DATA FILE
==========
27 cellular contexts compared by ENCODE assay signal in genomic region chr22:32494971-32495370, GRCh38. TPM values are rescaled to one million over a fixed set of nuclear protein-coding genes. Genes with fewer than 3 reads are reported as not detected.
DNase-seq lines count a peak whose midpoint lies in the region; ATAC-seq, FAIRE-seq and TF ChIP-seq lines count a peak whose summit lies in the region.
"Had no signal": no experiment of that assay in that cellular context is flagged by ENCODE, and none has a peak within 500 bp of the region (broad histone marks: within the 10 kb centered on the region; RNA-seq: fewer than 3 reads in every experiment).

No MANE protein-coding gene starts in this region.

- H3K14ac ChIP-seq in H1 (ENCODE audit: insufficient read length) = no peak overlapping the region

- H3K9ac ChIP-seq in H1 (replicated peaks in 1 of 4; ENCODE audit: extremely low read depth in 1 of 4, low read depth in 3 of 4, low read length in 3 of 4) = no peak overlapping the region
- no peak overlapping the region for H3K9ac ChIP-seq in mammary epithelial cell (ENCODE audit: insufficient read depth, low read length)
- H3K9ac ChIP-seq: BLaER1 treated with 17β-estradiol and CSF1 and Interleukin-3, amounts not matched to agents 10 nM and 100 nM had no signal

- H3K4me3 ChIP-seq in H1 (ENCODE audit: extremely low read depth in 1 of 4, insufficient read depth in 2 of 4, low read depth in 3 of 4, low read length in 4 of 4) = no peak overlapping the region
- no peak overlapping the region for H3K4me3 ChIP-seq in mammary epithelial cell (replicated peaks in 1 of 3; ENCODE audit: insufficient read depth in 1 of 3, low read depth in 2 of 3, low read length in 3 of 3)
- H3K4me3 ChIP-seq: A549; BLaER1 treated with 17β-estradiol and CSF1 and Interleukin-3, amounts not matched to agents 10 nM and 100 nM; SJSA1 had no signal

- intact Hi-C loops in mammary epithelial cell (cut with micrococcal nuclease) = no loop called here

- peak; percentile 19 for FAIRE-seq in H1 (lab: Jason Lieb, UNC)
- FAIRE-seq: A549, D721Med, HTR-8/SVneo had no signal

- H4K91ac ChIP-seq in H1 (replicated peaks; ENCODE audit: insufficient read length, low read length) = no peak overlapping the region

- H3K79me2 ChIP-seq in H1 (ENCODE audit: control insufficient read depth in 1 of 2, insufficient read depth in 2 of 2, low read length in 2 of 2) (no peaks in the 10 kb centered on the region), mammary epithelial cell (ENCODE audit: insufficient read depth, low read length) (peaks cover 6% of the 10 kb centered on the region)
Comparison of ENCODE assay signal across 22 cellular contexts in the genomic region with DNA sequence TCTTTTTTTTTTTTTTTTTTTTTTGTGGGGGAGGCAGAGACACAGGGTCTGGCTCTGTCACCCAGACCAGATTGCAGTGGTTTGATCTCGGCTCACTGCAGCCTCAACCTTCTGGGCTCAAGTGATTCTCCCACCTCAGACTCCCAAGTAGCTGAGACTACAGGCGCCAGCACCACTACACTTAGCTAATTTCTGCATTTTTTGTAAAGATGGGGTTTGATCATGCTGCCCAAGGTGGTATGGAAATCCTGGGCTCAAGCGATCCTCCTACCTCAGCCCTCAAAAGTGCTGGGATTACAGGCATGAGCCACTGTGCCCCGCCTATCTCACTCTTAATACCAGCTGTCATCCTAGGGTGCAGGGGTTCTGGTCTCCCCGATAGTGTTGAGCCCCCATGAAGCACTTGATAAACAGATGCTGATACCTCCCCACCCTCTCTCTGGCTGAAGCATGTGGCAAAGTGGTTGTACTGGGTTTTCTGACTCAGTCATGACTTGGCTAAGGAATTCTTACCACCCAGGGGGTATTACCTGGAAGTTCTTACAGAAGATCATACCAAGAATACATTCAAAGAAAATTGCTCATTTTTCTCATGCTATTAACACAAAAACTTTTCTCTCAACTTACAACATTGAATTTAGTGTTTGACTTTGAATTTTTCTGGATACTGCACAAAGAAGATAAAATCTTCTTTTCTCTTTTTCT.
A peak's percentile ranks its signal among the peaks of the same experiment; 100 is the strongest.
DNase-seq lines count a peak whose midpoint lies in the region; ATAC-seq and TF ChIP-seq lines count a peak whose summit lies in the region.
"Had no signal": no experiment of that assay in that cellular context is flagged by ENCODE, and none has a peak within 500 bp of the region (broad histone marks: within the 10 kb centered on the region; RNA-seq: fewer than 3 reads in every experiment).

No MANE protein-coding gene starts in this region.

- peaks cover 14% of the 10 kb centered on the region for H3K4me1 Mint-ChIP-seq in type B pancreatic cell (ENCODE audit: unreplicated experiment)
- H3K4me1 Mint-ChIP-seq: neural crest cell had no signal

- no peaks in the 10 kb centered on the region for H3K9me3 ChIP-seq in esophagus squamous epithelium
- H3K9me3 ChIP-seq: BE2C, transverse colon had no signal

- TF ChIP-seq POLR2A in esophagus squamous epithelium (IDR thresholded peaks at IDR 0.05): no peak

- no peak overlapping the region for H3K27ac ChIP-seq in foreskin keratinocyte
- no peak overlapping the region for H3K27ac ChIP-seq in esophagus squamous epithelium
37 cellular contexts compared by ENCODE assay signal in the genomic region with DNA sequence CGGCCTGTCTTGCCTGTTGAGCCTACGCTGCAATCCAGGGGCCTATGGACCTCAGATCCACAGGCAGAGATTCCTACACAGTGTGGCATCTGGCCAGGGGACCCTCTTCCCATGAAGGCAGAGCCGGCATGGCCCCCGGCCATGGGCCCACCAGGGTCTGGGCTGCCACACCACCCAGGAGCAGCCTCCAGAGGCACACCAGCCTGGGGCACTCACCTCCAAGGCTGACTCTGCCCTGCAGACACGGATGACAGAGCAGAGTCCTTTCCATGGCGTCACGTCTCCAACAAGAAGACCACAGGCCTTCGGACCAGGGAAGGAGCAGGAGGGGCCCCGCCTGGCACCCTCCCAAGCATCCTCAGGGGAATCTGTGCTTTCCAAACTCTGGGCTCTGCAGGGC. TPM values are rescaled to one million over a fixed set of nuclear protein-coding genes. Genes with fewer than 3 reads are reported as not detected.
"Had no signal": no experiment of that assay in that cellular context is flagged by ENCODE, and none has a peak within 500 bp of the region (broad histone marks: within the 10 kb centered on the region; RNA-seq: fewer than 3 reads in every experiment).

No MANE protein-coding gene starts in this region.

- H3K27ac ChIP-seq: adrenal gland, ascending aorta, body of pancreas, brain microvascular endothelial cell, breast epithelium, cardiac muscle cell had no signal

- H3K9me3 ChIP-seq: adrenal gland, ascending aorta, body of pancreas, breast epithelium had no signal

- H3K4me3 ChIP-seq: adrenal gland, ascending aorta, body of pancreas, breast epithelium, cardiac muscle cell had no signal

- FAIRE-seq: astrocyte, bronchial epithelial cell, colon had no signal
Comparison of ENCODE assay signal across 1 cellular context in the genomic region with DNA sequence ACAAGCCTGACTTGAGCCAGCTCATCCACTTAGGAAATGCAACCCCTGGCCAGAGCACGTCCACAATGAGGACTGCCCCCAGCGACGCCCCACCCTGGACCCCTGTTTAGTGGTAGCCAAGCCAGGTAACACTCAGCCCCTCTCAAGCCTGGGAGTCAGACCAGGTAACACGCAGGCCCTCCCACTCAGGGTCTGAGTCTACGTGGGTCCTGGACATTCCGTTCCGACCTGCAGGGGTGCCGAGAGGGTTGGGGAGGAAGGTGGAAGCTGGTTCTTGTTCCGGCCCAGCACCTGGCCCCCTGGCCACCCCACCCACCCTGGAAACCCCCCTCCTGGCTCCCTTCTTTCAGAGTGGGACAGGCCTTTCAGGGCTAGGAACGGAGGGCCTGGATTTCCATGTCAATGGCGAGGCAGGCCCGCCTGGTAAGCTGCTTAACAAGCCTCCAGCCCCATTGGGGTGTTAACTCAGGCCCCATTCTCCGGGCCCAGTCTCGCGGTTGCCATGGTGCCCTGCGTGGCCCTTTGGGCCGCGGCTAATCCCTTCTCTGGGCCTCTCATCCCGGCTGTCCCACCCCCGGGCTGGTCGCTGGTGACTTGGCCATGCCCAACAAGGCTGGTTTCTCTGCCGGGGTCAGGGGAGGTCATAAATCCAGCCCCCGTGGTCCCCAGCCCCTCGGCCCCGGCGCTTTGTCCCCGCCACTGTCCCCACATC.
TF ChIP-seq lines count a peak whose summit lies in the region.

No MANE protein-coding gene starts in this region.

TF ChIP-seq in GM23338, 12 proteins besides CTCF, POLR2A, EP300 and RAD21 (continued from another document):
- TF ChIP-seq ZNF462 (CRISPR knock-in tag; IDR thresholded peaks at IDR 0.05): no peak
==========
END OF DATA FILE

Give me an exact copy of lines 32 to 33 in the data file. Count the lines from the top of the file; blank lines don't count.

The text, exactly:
- H3K27ac ChIP-seq: adrenal gland, ascending aorta, body of pancreas, brain microvascular endothelial cell, breast epithelium, cardiac muscle cell had no signal

- H3K9me3 ChIP-seq: adrenal gland, ascending aorta, body of pancreas, breast epithelium had no signal